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Mary LaskerMary Lasker
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Lasker:

It's really not modesty, it's just a way of doing it. I am perfectly aware of what I try to do, and what I have been successful at. It would annoy the hell out of most people because they'd say anybody that had been able to get that much done had too much power. You know power is fragile, and the minute somebody catches on to the fact that you have power they want to destroy it, literally, unless it's something that they can't destroy, you know. Either they can destroy your credibility or they can destroy you in some way.

And so they want to annihilate it, and what's more, if you have used people as sort of a front for things -- for your ideas -- they deserve the publicity, and they deserve the credit, because you couldn't have gotten it done any other way. I could not have. So that's the way it is.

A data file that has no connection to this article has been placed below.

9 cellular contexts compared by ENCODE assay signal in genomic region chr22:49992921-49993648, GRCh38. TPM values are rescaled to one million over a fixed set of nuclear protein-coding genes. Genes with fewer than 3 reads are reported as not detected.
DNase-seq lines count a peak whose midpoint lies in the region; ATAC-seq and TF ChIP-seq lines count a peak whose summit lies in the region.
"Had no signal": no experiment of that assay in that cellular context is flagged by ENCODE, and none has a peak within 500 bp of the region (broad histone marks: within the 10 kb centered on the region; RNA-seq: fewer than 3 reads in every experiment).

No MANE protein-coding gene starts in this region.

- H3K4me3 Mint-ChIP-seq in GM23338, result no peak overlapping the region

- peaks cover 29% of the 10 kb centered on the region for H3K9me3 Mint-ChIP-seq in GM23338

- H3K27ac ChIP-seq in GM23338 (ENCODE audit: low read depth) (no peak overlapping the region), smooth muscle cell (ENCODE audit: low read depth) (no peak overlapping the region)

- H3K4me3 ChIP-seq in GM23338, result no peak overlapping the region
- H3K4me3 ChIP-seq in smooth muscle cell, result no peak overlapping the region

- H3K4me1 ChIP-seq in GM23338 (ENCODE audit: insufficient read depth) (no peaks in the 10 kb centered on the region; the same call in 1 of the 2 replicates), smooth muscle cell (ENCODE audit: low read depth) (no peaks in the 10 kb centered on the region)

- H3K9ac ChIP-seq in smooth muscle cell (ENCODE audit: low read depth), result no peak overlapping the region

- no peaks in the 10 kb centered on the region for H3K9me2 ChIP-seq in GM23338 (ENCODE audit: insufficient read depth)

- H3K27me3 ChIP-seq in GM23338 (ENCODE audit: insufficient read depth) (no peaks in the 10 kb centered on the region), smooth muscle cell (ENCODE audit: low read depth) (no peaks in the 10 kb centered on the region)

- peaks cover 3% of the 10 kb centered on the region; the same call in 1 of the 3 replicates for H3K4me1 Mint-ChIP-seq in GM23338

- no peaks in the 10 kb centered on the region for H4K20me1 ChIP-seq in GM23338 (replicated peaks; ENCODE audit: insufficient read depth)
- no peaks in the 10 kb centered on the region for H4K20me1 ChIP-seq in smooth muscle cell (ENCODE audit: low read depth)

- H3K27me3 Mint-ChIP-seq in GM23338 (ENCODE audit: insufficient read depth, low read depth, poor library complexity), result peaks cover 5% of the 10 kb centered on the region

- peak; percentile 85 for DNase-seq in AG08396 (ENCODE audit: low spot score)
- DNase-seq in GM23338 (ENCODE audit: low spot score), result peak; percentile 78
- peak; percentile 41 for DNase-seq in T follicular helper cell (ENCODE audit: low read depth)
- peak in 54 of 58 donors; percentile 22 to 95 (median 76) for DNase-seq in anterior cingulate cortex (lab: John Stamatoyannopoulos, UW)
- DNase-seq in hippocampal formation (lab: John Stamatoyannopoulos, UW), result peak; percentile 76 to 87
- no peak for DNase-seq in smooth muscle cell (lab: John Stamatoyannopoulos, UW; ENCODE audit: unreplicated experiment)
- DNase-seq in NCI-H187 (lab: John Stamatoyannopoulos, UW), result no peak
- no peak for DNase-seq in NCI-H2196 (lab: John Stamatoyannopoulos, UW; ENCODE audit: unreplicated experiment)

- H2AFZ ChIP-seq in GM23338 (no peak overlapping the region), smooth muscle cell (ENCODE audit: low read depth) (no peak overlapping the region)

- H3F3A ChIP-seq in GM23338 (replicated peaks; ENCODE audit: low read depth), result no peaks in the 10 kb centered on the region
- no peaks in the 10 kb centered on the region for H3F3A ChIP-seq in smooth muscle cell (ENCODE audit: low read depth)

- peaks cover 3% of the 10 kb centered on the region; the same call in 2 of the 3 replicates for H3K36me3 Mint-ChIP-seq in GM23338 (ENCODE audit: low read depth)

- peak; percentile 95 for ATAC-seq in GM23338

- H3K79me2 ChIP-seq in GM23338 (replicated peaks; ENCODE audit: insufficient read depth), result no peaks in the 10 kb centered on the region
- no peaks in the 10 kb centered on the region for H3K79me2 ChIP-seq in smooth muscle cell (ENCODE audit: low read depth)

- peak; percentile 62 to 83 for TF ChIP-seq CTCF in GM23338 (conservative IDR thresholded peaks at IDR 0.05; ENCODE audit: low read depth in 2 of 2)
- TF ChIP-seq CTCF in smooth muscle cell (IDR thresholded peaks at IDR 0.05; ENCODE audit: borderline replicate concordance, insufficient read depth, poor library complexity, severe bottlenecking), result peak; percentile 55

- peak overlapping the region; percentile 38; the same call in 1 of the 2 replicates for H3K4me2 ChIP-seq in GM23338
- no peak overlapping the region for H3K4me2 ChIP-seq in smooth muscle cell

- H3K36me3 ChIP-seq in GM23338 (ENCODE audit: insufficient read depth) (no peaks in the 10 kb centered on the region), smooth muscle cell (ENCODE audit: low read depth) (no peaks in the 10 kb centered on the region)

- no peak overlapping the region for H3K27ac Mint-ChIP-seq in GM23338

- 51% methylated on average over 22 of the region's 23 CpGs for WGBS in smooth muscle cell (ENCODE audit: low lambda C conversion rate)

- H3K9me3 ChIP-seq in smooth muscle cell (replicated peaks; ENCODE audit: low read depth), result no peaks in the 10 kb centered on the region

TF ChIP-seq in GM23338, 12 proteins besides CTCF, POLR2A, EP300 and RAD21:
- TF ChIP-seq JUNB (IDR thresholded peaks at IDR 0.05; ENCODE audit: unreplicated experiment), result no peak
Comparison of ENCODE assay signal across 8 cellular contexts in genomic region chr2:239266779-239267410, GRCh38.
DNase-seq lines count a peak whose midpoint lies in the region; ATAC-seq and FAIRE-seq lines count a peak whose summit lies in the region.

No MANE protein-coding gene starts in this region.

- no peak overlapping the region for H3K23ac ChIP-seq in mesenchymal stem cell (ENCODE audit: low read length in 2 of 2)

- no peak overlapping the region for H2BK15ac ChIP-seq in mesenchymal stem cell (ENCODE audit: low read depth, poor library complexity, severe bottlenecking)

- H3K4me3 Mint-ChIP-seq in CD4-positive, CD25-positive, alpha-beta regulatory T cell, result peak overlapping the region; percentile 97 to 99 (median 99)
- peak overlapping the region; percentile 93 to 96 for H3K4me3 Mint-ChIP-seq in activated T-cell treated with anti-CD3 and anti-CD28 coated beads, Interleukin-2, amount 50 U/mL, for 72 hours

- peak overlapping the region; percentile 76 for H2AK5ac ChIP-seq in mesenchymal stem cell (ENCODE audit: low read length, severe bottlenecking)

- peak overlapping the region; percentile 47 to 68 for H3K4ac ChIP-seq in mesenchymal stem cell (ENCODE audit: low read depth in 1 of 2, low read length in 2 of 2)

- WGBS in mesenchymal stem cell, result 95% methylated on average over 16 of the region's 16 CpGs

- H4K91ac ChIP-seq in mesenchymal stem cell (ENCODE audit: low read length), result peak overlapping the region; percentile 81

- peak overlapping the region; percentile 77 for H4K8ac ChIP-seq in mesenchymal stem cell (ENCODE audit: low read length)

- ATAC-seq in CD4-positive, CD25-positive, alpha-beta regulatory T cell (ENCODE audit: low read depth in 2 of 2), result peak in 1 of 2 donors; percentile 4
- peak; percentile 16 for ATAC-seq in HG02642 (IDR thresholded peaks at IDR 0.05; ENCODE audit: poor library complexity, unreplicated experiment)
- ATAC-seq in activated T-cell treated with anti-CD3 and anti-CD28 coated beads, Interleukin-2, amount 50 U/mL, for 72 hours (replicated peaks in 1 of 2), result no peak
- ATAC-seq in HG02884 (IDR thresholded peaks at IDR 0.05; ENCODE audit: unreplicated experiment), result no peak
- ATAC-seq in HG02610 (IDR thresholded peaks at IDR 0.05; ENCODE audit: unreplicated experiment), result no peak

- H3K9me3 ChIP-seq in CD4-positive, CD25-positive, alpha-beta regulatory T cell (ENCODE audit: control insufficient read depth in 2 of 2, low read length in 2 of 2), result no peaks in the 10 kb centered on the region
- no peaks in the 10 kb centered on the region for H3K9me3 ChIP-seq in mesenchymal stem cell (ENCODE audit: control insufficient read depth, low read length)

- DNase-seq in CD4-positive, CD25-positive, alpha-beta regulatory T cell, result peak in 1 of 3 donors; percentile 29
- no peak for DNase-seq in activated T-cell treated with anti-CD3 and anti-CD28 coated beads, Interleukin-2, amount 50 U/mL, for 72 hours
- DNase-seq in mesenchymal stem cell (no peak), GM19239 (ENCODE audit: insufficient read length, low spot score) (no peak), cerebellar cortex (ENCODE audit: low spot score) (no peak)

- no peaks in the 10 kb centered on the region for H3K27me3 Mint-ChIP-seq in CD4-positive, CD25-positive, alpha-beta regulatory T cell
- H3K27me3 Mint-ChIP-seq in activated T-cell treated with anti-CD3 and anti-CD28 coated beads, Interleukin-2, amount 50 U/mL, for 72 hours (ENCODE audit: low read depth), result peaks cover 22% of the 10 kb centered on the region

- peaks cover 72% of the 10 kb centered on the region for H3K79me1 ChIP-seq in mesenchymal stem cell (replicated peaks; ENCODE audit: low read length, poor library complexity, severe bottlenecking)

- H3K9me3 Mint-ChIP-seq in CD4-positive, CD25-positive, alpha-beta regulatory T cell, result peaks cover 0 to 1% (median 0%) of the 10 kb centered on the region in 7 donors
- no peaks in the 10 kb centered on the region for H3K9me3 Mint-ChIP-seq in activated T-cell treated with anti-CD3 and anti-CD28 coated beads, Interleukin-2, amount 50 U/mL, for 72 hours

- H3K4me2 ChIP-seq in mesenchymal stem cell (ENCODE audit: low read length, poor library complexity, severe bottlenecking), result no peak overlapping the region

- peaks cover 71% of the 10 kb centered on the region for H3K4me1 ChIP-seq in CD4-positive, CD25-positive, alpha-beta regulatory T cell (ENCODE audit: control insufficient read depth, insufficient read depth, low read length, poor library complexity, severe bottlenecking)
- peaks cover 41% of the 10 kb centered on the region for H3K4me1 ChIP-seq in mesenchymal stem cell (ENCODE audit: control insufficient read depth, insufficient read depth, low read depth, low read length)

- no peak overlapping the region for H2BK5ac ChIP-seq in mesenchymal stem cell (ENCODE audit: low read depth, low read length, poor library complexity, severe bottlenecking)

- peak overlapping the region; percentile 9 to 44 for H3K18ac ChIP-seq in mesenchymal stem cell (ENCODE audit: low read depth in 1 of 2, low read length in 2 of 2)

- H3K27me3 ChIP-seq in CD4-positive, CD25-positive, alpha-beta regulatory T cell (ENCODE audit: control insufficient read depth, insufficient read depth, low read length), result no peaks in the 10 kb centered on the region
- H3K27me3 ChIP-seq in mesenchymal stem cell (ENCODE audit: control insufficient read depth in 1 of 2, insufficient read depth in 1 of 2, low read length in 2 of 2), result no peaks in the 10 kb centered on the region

Q:

I am delighted to have that bit. Now are you going to turn your attention to talking about interferon, certain aspects of it? I thought perhaps... (interruption in recording)

Q:

Let's turn our attention to talk about interferon. Tell me if anything has developed at the City of Hope in Los Angeles.

Lasker:

Yes. The City of Hope in the last two years has cloned somatastatin, growth hormone, and insulin, which



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